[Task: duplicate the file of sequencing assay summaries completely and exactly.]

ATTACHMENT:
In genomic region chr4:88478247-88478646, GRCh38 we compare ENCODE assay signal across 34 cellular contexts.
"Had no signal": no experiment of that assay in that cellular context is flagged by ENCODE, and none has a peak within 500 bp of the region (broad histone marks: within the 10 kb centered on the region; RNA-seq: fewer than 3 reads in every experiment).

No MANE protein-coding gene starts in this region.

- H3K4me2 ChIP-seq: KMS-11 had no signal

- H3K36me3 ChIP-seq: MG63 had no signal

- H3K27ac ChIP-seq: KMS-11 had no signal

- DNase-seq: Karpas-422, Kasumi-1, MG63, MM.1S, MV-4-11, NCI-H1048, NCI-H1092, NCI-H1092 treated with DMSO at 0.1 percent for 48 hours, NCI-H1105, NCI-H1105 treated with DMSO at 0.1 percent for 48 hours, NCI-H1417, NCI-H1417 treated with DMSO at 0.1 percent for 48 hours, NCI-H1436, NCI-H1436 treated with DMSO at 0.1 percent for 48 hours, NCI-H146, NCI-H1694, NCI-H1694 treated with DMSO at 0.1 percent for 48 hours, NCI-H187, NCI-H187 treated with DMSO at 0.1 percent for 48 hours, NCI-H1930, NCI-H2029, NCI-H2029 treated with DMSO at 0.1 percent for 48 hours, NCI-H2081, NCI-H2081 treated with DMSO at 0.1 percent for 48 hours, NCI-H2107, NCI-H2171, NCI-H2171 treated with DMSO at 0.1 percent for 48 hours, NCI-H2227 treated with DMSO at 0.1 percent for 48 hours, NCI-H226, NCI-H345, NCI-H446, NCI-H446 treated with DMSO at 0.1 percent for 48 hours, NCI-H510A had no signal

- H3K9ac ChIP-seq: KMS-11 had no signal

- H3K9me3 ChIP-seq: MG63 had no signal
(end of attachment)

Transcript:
In genomic region chr4:88478247-88478646, GRCh38 we compare ENCODE assay signal across 34 cellular contexts.
"Had no signal": no experiment of that assay in that cellular context is flagged by ENCODE, and none has a peak within 500 bp of the region (broad histone marks: within the 10 kb centered on the region; RNA-seq: fewer than 3 reads in every experiment).

No MANE protein-coding gene starts in this region.

- H3K4me2 ChIP-seq: KMS-11 had no signal

- H3K36me3 ChIP-seq: MG63 had no signal

- H3K27ac ChIP-seq: KMS-11 had no signal

- DNase-seq: Karpas-422, Kasumi-1, MG63, MM.1S, MV-4-11, NCI-H1048, NCI-H1092, NCI-H1092 treated with DMSO at 0.1 percent for 48 hours, NCI-H1105, NCI-H1105 treated with DMSO at 0.1 percent for 48 hours, NCI-H1417, NCI-H1417 treated with DMSO at 0.1 percent for 48 hours, NCI-H1436, NCI-H1436 treated with DMSO at 0.1 percent for 48 hours, NCI-H146, NCI-H1694, NCI-H1694 treated with DMSO at 0.1 percent for 48 hours, NCI-H187, NCI-H187 treated with DMSO at 0.1 percent for 48 hours, NCI-H1930, NCI-H2029, NCI-H2029 treated with DMSO at 0.1 percent for 48 hours, NCI-H2081, NCI-H2081 treated with DMSO at 0.1 percent for 48 hours, NCI-H2107, NCI-H2171, NCI-H2171 treated with DMSO at 0.1 percent for 48 hours, NCI-H2227 treated with DMSO at 0.1 percent for 48 hours, NCI-H226, NCI-H345, NCI-H446, NCI-H446 treated with DMSO at 0.1 percent for 48 hours, NCI-H510A had no signal

- H3K9ac ChIP-seq: KMS-11 had no signal

- H3K9me3 ChIP-seq: MG63 had no signal